Note: Like in Balaño, we are aqauntied with a “uncertain” narrator. We are alerted of this through words like “perhaps” and “must have”. But I am more concerned with how this type of narrator progresses or advances what the author is trying to say. We can analyze or pick a part a text all we want, but if we can never understand how this narrative style works in the author’s favor in SOME way, I think we are doing an injustice to the craft. In Balaño, I felt his work was too cryptic to come to any conclusions. Hopefully in class we will really be able to disscus this style and at least be able to understand the purpose behind it.

Alternate Reality/timeline?

“Someone would have found Katy, surely. Some decent person, not an evil person, would have spotted her there and carried her to where it was safe. Greta would have heard the dismaying announcement, news that a child had been found alone on the train. A child who gave her name as Katy. She would have rushed from where she was at the moment having got herself as decent as she could she would have rushed to claim her child and lied, saying that she had just gone to the ladies’ room. She would have been frightened, but she would have been spared the picture she had now, of Katy sitting in that noisy space, helpless between the cars.”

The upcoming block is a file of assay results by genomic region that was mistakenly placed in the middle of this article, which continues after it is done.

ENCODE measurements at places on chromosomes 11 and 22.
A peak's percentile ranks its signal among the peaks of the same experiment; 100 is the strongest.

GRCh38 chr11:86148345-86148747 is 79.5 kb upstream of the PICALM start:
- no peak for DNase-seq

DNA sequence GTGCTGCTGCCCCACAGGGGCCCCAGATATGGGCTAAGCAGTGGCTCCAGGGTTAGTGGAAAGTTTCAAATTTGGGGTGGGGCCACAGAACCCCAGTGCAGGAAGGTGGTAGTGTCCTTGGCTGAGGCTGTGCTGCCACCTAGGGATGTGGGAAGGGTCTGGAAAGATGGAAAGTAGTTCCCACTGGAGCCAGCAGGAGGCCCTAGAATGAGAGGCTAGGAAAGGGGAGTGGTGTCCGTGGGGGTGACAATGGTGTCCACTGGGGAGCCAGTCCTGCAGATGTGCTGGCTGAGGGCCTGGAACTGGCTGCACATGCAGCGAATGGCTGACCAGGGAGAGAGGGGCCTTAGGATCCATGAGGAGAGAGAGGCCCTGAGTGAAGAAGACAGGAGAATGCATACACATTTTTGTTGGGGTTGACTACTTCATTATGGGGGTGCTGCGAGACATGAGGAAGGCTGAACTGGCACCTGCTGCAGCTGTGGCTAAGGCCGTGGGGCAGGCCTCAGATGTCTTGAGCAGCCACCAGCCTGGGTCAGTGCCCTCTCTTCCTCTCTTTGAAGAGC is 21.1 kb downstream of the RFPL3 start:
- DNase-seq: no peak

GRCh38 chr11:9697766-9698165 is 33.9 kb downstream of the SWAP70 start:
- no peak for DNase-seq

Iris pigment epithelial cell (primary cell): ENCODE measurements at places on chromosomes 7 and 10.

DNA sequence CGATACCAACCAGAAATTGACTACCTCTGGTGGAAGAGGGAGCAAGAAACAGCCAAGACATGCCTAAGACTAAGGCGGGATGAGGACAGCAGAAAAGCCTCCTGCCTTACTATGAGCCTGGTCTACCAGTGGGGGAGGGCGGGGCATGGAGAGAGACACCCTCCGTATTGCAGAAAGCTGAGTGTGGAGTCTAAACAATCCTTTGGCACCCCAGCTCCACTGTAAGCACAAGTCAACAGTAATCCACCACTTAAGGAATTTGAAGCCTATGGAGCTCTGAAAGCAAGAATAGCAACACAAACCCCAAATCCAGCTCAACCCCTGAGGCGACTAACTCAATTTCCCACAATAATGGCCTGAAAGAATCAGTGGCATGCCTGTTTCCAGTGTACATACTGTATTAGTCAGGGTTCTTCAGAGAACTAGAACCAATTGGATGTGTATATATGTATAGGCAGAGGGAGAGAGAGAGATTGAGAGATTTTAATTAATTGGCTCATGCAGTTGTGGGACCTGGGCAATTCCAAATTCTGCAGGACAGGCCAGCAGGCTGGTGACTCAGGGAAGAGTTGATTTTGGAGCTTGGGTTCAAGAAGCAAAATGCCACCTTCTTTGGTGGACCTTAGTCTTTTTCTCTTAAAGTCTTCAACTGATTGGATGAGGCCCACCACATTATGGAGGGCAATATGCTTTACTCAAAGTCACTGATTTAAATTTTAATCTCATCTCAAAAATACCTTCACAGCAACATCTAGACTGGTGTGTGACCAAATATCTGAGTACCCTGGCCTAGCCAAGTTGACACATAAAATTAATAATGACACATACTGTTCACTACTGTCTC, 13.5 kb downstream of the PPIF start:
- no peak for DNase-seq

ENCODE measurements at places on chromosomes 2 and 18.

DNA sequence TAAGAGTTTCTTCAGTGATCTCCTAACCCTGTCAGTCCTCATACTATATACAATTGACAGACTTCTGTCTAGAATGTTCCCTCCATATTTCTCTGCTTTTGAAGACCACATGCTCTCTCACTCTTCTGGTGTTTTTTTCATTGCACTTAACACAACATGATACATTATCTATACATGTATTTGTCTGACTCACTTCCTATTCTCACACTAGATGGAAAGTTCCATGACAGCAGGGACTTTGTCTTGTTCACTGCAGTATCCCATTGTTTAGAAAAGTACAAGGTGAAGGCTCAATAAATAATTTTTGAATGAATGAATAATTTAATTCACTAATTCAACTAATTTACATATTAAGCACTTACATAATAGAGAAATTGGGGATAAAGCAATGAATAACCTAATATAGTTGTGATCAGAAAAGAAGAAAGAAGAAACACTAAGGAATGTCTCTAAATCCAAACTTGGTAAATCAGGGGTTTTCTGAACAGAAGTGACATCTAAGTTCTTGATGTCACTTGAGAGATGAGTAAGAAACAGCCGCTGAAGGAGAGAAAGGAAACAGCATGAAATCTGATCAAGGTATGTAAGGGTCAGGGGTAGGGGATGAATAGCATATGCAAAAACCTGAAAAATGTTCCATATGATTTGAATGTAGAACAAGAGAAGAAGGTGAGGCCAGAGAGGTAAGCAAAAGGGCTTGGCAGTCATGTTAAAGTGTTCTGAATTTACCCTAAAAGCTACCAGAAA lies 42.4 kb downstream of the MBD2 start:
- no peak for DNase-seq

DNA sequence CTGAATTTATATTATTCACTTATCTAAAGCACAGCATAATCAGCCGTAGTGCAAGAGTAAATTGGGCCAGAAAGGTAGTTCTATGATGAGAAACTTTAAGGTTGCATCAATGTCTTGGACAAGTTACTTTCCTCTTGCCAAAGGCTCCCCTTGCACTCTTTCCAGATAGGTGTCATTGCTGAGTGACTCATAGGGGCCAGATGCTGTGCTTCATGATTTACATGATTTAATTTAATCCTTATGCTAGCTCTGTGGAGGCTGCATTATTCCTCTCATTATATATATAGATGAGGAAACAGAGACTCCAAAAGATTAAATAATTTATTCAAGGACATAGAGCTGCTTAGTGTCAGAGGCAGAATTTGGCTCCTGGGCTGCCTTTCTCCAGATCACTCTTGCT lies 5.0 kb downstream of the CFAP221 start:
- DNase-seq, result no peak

Alice Munro, “To Reach Japan,” Dear Life, (New York: Vintage Books, 2013), 26.
Notes: This is all indirect discourse of what Greta imagines could have happened instead of what actually occurs in the story. While, having done this, I understand this is an accurate representation of a piece of the human experience and thought process, I don’t understand how this would fit into the vocabulary we’ve been learning to use this semester in terms sjuzet v. fabula. If it doesn’t actually occur out of Greta’s head, does it count in either of those? Or is this sequence of events imagined by a fictitious character mean that they’d simply be relegated to ‘Greta imagining another outcome to losing track of Katy”?

Alice Munro: Miles City, Montana

“I don’t think I really saw all this. Perhaps I saw my father carrying him, and the other men coming with him, and the dogs, but I would not have been allowed to get close enough to see something like mud in his nostril. I must have heard someone talking about that and imagined that I saw it. I see his face unaltered except for the mud- Steve Gauley’s familiar, sharp- honed, sneaky- looking face- and it wouldn’t have been like that; it would have been bloated and changed and perhaps muddied all over after so many hours in the water.”

Munro, Alice. “Miles City, Montana.” New Yorker 14 Jan. 1985: 30-40. Print.

Note: It is interesting how he can’t exactly remember if he saw Steve’s face or if he only imagined he did.